SCBWI Story Writing Tips

17th April 2019


Here are some story writing tips from the Society of Children’s Book Writers and Illustrators. (Compiled by our fabulous designer and illustrator, Elsa!) 

Sarting a story can be tricky, but finishing one is much harder! And even if you do manage to finally get that idea finished, perhaps something’s just not right. The plot seems sluggish, the characters aren’t communicating well, or the end is leaving readers disappointed. Somehow an idea that seemed to have so much potential falls apart when you put it into words. Inspired by top literary agents at the Society of Children’s Book Writers and Illustrators, we’ve put together some tips to help you identify and eliminate common problems that arise when writing a story.

Start with a bang!

Once you’ve laid out a basic structure, take a step back and make sure you’re not entering the story too early. To create an engaging narrative you want to kick-start the adventure, and let the plot play out right from the beginning. Transport your reader to the world you’ve created, but don’t waste time on excessive description. The first section of your story should lay out all the important information including the genre, the characters, the biggest problem they face, and the thing that’s special about them (the USP of your story). For picture books this would be in the first 1-5 pages, the first chapter for novels.

Develop characters you can build a relationship with.

Unique and believable characters are essential to making the reader fall in love with your story. So it’s disheartening when a character isn’t as fully formed on paper as it is in your own head. Carry out a dialogue test to see if your characters are communicating well; write a section of dialogue between two characters and then switch the roles. Does it still make sense? If so, you need to work on developing the character’s voice.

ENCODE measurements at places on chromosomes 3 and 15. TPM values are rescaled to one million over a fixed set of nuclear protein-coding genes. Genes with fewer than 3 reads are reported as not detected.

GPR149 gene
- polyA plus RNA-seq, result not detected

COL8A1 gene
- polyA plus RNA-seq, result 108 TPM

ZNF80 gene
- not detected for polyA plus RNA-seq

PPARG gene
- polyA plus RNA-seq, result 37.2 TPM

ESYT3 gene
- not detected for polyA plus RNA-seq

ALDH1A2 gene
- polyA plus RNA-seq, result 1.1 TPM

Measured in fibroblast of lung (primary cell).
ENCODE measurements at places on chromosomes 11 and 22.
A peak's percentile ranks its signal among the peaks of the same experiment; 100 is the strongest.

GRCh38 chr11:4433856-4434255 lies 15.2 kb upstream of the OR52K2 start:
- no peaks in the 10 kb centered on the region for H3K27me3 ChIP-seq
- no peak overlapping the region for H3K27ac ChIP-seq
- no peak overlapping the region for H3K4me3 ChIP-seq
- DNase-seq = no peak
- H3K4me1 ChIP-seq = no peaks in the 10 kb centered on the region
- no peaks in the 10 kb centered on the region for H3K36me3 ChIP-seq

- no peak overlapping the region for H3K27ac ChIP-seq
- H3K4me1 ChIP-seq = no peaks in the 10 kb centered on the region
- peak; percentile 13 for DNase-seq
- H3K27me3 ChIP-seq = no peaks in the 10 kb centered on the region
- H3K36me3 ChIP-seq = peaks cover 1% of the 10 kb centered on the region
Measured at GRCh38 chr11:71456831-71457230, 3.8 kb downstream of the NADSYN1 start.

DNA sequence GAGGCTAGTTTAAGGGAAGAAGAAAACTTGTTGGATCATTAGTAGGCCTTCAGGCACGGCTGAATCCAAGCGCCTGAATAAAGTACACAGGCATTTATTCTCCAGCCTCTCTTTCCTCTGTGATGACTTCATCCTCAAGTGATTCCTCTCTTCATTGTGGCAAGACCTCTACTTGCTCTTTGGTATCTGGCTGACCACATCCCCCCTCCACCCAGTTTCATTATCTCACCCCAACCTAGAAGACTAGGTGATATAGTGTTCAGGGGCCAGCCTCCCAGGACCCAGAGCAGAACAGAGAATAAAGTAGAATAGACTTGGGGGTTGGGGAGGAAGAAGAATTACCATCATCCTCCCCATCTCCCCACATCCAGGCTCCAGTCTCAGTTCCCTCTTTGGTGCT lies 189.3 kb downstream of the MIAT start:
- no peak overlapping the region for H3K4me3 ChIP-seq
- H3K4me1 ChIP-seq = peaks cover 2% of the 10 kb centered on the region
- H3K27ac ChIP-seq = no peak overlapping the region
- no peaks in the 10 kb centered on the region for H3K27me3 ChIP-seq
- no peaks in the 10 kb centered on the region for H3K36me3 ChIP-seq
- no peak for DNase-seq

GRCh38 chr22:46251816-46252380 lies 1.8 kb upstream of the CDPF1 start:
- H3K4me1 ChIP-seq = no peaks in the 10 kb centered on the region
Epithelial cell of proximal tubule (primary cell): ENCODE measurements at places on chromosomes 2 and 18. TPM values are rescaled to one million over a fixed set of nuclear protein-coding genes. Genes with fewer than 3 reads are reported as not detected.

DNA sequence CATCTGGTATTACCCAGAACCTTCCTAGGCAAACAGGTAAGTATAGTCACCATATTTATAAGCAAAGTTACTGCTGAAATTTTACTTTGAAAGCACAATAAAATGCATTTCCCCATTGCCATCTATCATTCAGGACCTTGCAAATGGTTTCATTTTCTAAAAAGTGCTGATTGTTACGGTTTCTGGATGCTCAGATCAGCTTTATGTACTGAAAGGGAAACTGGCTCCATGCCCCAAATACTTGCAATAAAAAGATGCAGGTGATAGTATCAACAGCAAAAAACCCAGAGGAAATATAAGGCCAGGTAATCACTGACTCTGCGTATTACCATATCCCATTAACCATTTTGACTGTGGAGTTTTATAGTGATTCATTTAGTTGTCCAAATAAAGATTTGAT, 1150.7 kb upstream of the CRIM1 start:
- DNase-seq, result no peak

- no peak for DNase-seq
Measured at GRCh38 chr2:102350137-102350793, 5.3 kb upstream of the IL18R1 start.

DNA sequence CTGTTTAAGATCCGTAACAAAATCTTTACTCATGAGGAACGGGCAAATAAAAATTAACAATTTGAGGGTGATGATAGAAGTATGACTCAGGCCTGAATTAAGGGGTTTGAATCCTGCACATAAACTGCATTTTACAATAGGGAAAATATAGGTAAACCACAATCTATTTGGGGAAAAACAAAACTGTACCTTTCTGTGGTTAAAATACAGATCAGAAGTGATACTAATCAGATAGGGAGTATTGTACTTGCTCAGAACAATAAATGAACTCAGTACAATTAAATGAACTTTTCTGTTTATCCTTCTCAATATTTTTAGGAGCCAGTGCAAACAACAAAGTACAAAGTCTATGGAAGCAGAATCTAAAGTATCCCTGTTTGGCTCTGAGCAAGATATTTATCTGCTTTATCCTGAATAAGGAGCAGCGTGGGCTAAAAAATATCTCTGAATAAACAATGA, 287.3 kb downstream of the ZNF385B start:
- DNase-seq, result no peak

The best way to do this? Get in character! Write a monologue for your character that’s outside of the story. This could be a diary entry, an essay or homework assignment, maybe just an internal conversation with themselves. Pretend you are who you are portraying. Capture their strengths and weaknesses, hopes, fears and uniqueness.

Build a world you can see and feel.

Rather than describing the physical setting in lengthy detail, put emphasis into why the story is taking place there and how the characters move and integrate with their surroundings. Take inspiration from your own routine and how your surroundings affect you emotionally; irritated and claustrophobic in morning traffic, relaxed and calm during an afternoon walk in the park, cosy and safe at home in the evening etc.

Construct a killer plot.

Focus on the crucial message of the story, what is it you want the reader to learn? What is the driving force and motivation behind the plot, and where’s the heart? If there are lulls in your plot, take a look at whether you’re spending too much time explaining rather than letting the characters express themselves through their actions. Draw up a timeline to make sure the sequence of events flows smoothly and nothing is missed.

No matter how good your story is, if you don’t stick the landing, your readers are going to be frustrated. To avoid an anti climax, the main things to remember are not to overwrite it – letting the ending drag on for longer than is necessary, and equally not to underwrite it with an abrupt ending that leaves the reader confused. Draw everything to a satisfying close.

Happy story writing!

(P.S the images shown are some of the lovely stories from our most recent LaB portfolio. By the talented Duba Kolanovic, Sarah Lawrence and Paul Nicholls!)